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Dumb fan, meet Phantom: Our guy pours on the syrup to sing along

Category: Phantom of the Opera Reviews
Article Date: December 22, 2004 | Publication: The Vancouver Province (British Columbia) | Author: Glen Schaefer

Posted by: admin

The Phantom of the Opera

Warning: PG: Violence

Grade: C+

For showtimes, see Page B10.

- - -

The lights go dim in a crowded theatre, save for one spot shining on the face of a badly groomed man in the middle, wearing a hoodie and clutching a notebook. He's the Dumb Fan of the Opera. He begins to sing mournfully.

"These seats are so stiff, my butt just went numb.

And why does everyone else here look like my Mom?"

He's shushed from all sides as the curtains slide open and the movie begins. We're quickly behind the scenes at the Paris opera house, circa 1870. The roving, flying camera drinks in the hectic activity and rich detail recreated on soundstages for the movie. We see the rude stagehands, the garishly painted chorus members, among them the lovely, angel-voiced Christine (soulful 18-year-old discovery Emmy Rossum). She's drafted for the lead role in the opera's latest show after the resident diva (Minnie Driver, a hilarious show-stealer) throws a hissy-fit.

Back in the audience, the dumb fan begins softly to sing again:

"That sweet ingenue catches longing and sorrow,

Can't get enough of the voice on that chick.

Not like in the wretched Day After Tomorrow,

Her lousy-ass deep-freeze disaster flick."

More shushing ensues and the dumb fan settles back, thinking that The Phantom of the Opera reminds him a bit of Moulin Rouge, only without that movie's mad energy and raw, subversive edge. With those Andrew Lloyd Webber tunes, it's as though the soundtrack was chosen by an office of dentists. Webber gets producer credit on the movie, so he gets to keep every syrupy note and all those big devices that looked so good on the live theatre stage.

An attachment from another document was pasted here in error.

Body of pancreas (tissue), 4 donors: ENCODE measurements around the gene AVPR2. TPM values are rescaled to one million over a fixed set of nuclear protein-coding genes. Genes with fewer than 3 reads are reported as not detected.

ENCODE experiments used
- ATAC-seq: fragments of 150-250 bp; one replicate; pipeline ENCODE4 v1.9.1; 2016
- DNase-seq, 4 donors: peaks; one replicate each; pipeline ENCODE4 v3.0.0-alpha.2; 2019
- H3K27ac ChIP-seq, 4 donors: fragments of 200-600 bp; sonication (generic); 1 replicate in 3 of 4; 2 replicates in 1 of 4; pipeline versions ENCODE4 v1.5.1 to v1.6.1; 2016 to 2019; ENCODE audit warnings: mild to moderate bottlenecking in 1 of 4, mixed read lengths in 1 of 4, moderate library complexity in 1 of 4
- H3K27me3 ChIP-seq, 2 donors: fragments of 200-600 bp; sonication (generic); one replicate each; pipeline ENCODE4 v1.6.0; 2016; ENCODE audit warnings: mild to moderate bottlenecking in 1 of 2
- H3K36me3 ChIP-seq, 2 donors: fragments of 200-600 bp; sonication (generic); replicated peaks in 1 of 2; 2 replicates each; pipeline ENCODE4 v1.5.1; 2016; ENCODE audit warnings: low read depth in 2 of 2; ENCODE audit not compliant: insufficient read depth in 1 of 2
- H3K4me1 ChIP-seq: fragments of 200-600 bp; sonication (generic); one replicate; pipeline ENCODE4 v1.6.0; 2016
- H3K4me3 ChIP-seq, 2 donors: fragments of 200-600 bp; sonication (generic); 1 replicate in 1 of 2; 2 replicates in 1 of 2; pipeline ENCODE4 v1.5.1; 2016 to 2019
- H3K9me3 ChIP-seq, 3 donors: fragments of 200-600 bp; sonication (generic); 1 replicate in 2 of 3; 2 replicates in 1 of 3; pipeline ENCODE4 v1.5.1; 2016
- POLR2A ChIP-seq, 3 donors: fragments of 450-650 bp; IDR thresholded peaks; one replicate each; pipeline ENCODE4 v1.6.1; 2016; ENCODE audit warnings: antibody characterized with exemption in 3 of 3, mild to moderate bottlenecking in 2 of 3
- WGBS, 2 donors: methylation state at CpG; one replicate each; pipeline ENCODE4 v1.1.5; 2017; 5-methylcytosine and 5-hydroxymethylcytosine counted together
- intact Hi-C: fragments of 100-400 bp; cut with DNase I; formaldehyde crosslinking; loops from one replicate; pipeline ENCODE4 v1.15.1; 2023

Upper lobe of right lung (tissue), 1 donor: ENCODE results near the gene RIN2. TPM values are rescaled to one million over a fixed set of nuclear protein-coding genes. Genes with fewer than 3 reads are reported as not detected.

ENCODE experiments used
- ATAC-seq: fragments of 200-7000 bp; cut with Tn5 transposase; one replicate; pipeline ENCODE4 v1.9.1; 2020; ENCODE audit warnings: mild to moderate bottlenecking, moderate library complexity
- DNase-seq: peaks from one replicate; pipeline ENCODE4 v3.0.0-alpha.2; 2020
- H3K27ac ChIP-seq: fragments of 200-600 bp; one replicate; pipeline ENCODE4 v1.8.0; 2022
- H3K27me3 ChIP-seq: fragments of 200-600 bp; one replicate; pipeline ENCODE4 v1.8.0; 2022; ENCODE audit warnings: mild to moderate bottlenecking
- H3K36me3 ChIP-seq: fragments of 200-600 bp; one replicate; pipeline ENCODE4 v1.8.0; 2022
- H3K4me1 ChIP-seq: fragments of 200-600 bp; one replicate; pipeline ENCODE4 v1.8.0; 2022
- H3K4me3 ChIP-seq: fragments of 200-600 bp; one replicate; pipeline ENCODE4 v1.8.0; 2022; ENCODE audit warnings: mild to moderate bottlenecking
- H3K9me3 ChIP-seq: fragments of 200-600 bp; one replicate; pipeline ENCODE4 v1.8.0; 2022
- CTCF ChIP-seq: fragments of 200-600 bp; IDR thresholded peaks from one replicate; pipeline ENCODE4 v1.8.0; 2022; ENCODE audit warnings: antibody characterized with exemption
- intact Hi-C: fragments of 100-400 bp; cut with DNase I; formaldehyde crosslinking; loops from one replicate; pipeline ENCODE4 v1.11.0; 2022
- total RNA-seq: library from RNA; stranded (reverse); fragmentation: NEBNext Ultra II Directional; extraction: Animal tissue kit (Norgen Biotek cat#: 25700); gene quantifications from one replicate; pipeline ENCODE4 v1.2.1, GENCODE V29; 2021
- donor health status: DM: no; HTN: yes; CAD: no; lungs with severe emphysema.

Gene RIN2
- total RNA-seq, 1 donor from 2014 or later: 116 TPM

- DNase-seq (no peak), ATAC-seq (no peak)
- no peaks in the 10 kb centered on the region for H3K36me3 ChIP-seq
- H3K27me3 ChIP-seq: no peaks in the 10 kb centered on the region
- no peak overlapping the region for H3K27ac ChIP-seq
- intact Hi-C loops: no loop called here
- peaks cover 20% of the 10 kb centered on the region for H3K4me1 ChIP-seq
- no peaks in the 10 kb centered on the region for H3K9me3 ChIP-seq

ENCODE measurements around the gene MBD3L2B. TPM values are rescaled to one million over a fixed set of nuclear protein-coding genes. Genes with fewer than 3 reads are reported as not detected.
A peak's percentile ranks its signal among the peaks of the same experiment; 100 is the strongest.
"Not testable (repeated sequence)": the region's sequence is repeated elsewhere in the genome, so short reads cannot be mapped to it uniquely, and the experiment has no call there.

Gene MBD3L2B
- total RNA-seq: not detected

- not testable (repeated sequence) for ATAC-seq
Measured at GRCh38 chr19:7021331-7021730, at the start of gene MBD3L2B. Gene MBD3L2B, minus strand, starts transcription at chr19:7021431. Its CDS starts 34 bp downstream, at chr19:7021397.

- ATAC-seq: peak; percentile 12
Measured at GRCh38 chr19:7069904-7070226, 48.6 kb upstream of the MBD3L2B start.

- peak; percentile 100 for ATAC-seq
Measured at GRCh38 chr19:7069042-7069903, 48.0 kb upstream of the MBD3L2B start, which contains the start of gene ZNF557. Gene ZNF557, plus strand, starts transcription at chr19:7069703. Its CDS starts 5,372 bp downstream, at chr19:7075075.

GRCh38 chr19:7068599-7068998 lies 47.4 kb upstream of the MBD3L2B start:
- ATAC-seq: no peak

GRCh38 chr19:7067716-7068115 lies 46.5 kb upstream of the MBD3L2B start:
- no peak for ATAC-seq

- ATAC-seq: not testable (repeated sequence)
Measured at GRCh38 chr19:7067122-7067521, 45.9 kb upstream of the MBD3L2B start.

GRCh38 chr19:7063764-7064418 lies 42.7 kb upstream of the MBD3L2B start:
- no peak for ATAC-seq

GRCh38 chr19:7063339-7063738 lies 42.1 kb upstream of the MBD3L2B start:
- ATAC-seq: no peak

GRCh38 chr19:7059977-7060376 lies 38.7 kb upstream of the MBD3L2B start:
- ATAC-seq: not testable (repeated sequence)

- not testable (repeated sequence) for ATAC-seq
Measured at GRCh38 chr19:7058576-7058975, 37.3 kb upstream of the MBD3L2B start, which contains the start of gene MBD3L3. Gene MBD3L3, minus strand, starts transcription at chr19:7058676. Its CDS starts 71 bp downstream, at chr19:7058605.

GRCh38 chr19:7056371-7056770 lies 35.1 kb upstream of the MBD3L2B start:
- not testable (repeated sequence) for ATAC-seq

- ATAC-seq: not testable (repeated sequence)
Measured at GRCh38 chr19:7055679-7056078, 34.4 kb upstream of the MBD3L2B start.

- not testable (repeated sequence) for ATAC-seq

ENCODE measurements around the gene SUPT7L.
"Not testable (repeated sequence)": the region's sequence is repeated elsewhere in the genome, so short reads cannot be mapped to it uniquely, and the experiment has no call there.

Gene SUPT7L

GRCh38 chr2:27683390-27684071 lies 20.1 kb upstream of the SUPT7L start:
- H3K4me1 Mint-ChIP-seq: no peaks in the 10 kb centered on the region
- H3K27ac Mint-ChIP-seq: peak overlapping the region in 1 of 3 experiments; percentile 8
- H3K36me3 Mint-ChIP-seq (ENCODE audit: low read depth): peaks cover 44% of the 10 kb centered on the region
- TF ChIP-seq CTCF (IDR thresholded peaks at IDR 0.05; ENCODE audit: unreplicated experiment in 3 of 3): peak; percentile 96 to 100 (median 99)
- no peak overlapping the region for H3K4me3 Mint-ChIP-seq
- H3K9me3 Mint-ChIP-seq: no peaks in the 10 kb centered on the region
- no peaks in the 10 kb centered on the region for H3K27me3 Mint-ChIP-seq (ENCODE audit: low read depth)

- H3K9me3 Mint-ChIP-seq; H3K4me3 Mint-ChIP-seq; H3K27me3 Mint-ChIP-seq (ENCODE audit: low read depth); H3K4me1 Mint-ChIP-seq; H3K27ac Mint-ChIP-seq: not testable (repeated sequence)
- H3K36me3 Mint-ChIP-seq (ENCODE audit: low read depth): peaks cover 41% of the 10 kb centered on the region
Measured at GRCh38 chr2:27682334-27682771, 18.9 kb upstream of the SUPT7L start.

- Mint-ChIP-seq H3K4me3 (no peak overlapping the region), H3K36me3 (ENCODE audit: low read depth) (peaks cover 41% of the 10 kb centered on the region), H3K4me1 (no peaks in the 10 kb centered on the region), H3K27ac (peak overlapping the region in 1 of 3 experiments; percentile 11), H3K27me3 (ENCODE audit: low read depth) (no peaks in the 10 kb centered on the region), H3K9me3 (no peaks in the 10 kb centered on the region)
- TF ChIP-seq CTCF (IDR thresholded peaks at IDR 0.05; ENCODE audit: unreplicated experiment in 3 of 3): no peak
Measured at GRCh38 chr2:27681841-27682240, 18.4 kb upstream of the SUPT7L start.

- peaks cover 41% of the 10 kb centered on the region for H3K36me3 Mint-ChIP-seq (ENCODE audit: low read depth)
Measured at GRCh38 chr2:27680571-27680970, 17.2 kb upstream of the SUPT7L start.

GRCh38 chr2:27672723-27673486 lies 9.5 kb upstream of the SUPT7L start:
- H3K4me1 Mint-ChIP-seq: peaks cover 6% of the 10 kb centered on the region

Rising Scottish star Gerard Butler is a welcome addition as the phantom, bringing a brawny machismo to the role as he stalks his candle-lit batcave. Shame about the plumbing, but he had one heck of an interior decorator. Director Joel Schumacher does know his way around a well-appointed set, the dumb fan thinks to himself:

"It's just what I expected from Andrew Lloyd Webber,

And the guy who directed Batman Forever.

Check out the phantom -- that costume's a beaut.

Got the mask and the cape -- hey, a nipple-free suit!"

The stage show's familiar story of the beauty torn between the disfigured yet hunky phantom and the prissy young nobleman remains, with emotions declaimed loudly in clear tones amid florid orchestrations.

Webber and Schumacher's version mixes elements of Dracula, The Elephant Man and the aforementioned Batman. Pretty, if unoriginal.

The movie ends with a blackish-red rose on a tombstone, as the dumb fan and the many moms shuffle out of the theatre. Working the stiffness out of his butt, he throws his arms out, accidentally knocking the remains of a large Sprite from one lady's grip, as he strides up the aisle for a final aria:

"All in all, not that bad once you get past the solos, but perhaps I'm just being a non-musical weenie.

Thing is, whenever I hear "sopranos,"

I right away think "James Gandolfini."


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